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Cyber FAQs

Frequently Asked Questions

Law practices hold large amounts of sensitive information about clients and others which may be accessible electronically. At the same time, data is an increasingly valuable resource that is likely to be targeted or inadvertently disclosed through security breaches. Solicitors’ duty of care requires maintenance of client confidentiality, and law practices have an obligation to protect confidential and sensitive information and to respond quickly and appropriately where there is a risk that this information has been or may be disclosed. For this reason, crisis assistance is an important aspect of the cyber risk policy.

In addition, many law practices are becoming increasingly reliant on the ongoing availability of computer systems and networked technology for their day to day activities, meaning the consequences of a cyber-attack resulting in a firm’s computer systems being damaged or taken offline could be severe.

The cyber risk policy will respond to cyber events such as ransomware and other disruption attacks. However, it is important to note that the cyber risk policy will not respond to problems unrelated to a cyber event which arise through failure to maintain a computer and/or network.

It is prudent for law practices to ensure that up-to-date antivirus protection is in place, and to undertake frequent back-ups to ensure data can be restored in the event of an uncontained cyber-attack.

The 2022/23 group cyber risk policy is underwritten by Tokio Marine Kiln. Lawcover has purchased the group policy, in all other respects the cyber insurance relationship is between the insured law practice and Tokio Marine Kiln.
Lawcover has negotiated and purchased a cyber risk policy that is specific to the risks faced by law practices. Subject to policy terms, cover is provided for:

  • Crisis management costs and customer notification expenses
  • Electronic business interruption and increased cost of working
  • Cyber liability to third parties (to the extent these are not covered under other relevant policies)
  • Privacy regulatory defence and penalties
  • Cyber extortion payments consented to by the insurer

The policy limit for each law practice is $50,000 for all cover under the policy during the period of insurance. The applicable excesses under the cyber risk policy are based on each practice’s gross fee income for the last complete year, and range between $1,000 and $25,000, as shown below.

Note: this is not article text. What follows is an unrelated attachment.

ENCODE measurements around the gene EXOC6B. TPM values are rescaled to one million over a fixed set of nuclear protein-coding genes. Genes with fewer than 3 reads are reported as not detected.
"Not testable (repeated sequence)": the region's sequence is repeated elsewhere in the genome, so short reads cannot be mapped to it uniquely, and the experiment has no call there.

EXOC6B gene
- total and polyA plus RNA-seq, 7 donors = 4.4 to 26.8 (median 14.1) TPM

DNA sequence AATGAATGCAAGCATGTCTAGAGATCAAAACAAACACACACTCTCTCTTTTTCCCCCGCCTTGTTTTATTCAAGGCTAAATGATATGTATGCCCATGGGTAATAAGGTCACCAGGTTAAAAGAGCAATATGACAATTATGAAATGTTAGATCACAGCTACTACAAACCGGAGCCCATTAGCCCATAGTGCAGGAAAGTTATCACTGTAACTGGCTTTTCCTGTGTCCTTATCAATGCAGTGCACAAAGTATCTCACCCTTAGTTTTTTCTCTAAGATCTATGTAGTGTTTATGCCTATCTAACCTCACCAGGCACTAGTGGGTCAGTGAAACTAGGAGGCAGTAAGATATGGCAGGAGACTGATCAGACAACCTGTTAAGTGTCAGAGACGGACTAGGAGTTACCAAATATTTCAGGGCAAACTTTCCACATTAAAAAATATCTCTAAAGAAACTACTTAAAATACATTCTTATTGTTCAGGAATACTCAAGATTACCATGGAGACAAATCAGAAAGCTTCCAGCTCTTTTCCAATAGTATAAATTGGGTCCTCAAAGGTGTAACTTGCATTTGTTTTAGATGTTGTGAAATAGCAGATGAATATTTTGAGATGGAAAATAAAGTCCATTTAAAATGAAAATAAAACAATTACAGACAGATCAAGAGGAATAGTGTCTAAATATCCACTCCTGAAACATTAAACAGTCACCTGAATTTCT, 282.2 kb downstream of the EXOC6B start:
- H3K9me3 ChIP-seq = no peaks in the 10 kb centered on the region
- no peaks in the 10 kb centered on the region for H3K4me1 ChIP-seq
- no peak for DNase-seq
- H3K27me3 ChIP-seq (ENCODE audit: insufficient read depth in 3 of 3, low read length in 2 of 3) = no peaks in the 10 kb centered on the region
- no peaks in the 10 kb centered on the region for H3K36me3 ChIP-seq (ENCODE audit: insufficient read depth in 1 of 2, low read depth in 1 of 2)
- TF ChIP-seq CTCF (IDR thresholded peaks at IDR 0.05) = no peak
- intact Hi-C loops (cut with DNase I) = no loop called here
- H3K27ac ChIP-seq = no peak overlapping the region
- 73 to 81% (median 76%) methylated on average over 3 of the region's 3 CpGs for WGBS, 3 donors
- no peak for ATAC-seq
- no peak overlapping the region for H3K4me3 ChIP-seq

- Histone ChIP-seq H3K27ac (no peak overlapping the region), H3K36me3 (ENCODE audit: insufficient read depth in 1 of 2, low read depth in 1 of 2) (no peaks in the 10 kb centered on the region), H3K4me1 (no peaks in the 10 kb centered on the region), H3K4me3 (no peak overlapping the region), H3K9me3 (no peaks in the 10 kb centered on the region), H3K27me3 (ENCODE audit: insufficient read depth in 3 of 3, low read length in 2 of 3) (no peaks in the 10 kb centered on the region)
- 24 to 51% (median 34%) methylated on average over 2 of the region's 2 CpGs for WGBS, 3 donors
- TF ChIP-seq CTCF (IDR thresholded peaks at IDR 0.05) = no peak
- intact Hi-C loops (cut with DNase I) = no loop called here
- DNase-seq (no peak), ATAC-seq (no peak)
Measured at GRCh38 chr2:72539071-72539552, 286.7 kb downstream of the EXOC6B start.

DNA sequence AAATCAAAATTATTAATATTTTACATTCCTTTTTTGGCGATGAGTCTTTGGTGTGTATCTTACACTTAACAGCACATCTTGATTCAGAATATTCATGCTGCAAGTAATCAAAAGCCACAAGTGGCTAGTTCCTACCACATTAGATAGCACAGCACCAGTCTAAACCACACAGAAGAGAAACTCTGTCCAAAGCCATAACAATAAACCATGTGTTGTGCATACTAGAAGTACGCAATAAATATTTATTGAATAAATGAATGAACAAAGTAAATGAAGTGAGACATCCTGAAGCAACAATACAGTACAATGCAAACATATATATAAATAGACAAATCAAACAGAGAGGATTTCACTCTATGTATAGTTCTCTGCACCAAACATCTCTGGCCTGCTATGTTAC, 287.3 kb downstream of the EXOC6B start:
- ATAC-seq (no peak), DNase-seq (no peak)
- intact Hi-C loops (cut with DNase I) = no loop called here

Law practices should consider whether this limit and breadth of cover is sufficient for their individual needs. An insurance broker or professional adviser will assist in making this determination.

Changes to the Privacy Act 1988 (Cth) from February 2018 require mandatory reporting of eligible data breaches for many law practices.

Regardless of size, all law practices should be aware of the privacy legislation because:

  • Larger practices with annual turnover in excess of $3 million are subject to the legislation by default
  • Practices holding tax file numbers are subject to the legislation for the purposes of those records
  • Many law practices hold health records, which fall within the legislation (for example practices acting in personal injury litigation and holding medical information or practices holding medical certificates in relation to individuals’ legal capacity for the purposes of powers of attorney)

If your law practice falls into any of these categories it is required to comply with the new privacy regime.

Even if your law practice does not fall within this regime, protection of clients’ sensitive information is required under Solicitors’ Rules. Adequate cyber security protection is therefore an important component of modern legal practice.

Lawcover has purchased a foundational group cyber risk policy which covers Lawcover insured law practices within the limits specified. Whether or not your law practice already has a cyber risk policy, this insurance is available to your law practice should you choose to use it.

As noted above, law practices can consider increasing the limit and breadth of cover under this policy in place of any existing cyber risk policy, or simply maintain it in its current form.

There will be no reduction in Lawcover PII premium paid by law practices if they choose not to utilise the cyber risk policy, because the policy is provided to insured practices without cost.

To notify a cyber event under the policy, the law practice should contact the incident response team at Colin Biggers & Paisley Lawyers (CBP Lawyers) who will make an initial coverage assessment. Notifications must be made as follows:

Phone: 1800 BREACH (1800 273 224)


The CBP Lawyers incident response team will assess the notified cyber event and advise the law practice whether coverage is available and if so, will act on a reservation of rights basis from that stage.

Lawcover is not the insurer for the cyber risk policy and notifications should be made directly to the CBP Lawyers incident response team as above.

Click here to access all Lawcover cyber risk information, including a copy of the group Cyber Risk Policy.